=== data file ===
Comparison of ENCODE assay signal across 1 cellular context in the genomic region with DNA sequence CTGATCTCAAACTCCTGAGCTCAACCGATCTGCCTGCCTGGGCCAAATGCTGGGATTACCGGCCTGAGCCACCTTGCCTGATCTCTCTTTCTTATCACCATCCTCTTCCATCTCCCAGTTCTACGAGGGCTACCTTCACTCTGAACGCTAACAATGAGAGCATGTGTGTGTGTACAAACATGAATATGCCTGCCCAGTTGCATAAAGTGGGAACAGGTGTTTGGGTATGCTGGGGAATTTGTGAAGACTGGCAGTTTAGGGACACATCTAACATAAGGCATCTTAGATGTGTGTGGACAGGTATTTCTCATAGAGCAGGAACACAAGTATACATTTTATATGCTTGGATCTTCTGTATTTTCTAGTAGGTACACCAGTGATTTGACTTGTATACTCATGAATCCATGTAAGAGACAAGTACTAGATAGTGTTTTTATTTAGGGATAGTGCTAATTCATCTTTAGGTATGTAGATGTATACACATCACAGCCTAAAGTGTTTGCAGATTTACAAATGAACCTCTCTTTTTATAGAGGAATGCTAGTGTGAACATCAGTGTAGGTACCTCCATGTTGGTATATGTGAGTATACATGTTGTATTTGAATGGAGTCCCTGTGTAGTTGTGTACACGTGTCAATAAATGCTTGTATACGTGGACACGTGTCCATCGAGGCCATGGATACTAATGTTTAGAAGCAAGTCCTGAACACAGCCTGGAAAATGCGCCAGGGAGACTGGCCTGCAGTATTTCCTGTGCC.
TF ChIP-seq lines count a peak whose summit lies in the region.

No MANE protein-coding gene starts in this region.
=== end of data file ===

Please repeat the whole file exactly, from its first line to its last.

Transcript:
Comparison of ENCODE assay signal across 1 cellular context in the genomic region with DNA sequence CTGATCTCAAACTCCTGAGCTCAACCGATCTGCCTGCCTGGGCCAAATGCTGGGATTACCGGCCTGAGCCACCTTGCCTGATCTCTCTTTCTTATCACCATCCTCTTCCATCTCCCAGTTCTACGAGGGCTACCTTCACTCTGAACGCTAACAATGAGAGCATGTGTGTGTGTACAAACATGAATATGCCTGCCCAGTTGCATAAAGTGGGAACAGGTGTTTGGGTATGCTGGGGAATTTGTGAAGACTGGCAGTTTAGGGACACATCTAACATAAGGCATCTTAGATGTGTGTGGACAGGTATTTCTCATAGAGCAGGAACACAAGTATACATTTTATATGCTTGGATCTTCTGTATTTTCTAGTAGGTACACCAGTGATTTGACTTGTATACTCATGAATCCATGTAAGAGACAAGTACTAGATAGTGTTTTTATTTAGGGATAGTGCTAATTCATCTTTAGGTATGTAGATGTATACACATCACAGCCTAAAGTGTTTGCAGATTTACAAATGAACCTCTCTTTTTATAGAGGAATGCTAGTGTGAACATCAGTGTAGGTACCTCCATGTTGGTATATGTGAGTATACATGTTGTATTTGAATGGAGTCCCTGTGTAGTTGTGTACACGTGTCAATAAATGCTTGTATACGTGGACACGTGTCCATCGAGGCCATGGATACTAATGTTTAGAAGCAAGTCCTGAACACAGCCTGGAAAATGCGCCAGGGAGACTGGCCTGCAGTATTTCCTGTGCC.
TF ChIP-seq lines count a peak whose summit lies in the region.

No MANE protein-coding gene starts in this region.